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5 Ways to Use Analytics to Manage Your Energy and Achieve Budget Certainty

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Today, energy data is more accessible and abundant than ever. That’s good news for companies that want to analyze that data and use it to better manage their energy strategies and achieve budget certainty.

However, given the abundance and complexity of that data, companies often struggle with putting it to use. It can be challenging to aggregate the data from across multiple locations, access that data in a uniform format and have the expertise to apply it to your business operations.

Advanced analytics tools can simplify that process. With these tools, you can turn your energy data into actionable insights to help you more effectively manage energy costs and consumption. And that can ultimately lead to more predictable budgeting and financial planning for your company.

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Changes and unpredictability in the energy market can make it difficult to manage your budget. Learn what causes these fluctuations and the steps your business can take to achieve stability.

Download the Managing Your Energy Strategy Through Uncertainty guide.

Advanced energy data analytics can help improve your energy management, and ultimately your bottom line, in the following ways:

1. Identify anomalies that may impact your energy bill

If you have multiple utility and energy bills, it can be challenging to check every line item within every bill each month. Without that verification, however, you may miss critical anomalies that can impact your energy bill, such as billing errors, operational issues, or sudden and drastic changes in your energy usage.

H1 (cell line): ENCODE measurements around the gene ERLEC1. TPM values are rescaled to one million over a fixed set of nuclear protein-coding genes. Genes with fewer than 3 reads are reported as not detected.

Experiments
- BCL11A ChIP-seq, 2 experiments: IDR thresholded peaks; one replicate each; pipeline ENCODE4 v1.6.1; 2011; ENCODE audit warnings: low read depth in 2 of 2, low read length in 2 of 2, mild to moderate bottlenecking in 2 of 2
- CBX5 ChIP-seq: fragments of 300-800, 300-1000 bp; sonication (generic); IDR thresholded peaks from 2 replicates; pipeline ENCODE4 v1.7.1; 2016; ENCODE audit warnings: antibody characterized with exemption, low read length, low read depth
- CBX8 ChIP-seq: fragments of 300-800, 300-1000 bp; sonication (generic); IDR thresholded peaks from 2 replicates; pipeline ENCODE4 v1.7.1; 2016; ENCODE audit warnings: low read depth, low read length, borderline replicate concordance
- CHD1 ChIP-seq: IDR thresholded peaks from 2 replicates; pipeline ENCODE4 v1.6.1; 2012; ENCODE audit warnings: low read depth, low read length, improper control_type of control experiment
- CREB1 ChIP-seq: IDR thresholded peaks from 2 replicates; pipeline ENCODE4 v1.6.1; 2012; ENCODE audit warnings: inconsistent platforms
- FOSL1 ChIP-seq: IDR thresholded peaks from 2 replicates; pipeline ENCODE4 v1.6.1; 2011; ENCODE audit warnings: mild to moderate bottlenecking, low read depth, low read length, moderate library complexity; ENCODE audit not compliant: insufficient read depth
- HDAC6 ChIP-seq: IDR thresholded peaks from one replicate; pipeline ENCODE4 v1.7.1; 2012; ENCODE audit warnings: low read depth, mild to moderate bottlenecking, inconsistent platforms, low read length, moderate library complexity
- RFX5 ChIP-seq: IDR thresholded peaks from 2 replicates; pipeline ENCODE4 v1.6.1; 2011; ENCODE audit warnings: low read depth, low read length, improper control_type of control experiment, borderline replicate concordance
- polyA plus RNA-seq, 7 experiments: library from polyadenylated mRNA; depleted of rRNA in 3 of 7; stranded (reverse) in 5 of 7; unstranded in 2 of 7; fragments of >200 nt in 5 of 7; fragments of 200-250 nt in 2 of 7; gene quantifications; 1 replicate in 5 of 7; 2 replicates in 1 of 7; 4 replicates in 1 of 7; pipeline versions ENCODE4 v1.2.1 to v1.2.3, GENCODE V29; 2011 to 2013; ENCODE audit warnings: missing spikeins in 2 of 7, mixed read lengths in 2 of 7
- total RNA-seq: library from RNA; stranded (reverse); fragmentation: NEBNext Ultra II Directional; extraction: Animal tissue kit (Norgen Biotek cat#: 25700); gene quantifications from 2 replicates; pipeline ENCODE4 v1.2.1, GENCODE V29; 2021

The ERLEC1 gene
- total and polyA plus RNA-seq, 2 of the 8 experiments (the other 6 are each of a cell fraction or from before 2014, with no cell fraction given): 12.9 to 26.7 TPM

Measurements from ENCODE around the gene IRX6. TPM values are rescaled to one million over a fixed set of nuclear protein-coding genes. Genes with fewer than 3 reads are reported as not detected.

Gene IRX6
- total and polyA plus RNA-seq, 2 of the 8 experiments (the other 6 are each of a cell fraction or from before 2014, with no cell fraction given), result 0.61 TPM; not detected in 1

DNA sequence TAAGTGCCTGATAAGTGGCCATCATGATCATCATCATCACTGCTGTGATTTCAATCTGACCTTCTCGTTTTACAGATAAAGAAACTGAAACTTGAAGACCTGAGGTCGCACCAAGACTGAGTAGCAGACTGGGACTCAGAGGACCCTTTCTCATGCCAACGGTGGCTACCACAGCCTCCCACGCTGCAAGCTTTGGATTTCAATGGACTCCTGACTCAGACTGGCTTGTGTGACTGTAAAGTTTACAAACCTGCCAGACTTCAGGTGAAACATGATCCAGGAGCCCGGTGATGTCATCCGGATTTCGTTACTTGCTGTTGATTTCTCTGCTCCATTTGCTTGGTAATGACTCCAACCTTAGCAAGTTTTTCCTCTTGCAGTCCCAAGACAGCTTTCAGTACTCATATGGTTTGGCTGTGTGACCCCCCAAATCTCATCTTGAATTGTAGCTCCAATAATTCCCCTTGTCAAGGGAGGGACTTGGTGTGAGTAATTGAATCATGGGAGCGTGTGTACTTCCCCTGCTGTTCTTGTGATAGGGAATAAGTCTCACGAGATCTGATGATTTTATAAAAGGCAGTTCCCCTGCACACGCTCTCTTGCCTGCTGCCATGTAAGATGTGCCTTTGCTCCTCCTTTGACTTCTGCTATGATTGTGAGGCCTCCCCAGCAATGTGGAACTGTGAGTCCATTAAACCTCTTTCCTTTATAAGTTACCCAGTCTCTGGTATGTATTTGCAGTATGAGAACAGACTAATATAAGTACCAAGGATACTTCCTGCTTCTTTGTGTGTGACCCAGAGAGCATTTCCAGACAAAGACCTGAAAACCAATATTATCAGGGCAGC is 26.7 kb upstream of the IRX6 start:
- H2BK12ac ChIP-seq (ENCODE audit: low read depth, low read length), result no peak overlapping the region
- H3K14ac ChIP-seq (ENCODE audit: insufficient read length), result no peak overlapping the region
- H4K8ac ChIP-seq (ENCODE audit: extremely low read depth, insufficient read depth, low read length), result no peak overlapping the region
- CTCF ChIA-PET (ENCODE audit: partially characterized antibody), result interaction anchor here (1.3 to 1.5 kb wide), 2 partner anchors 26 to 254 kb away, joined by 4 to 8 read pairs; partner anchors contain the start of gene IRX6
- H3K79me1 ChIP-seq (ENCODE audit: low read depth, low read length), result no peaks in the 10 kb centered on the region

Analytics tools can automate the process of validating those bills, so you can be sure that every bill is accurate and free from anomalies. This enables you to worry less about sudden spikes in your energy bills and more accurately plan your month-to-month budget.

2. Pinpoint energy inefficiencies

Beyond analyzing the line items on your monthly bills, analytics tools can help you pinpoint specific inefficiencies within your facilities.

For example, you might see your energy bill increase over time, but on your own, you may not be able to pinpoint the exact source of that increasing cost. The right analytics tools could identify your aging lighting system as the main driver of your rising energy consumption. Based on this information, you could make the decision to implement energy efficient LED lighting upgrades.[1]

Without analytics tools, it could take months for you to find the source of energy inefficiencies. With those tools, however, you can quickly identify and address the issues to minimize any negative impact on your energy consumption and budget.

3. Monitor energy usage data over time

For more accurate planning and budgeting, it can be helpful to monitor and analyze your energy usage over time. Analytics can show you historical data about how your company’s energy use has changed over a range of different time periods.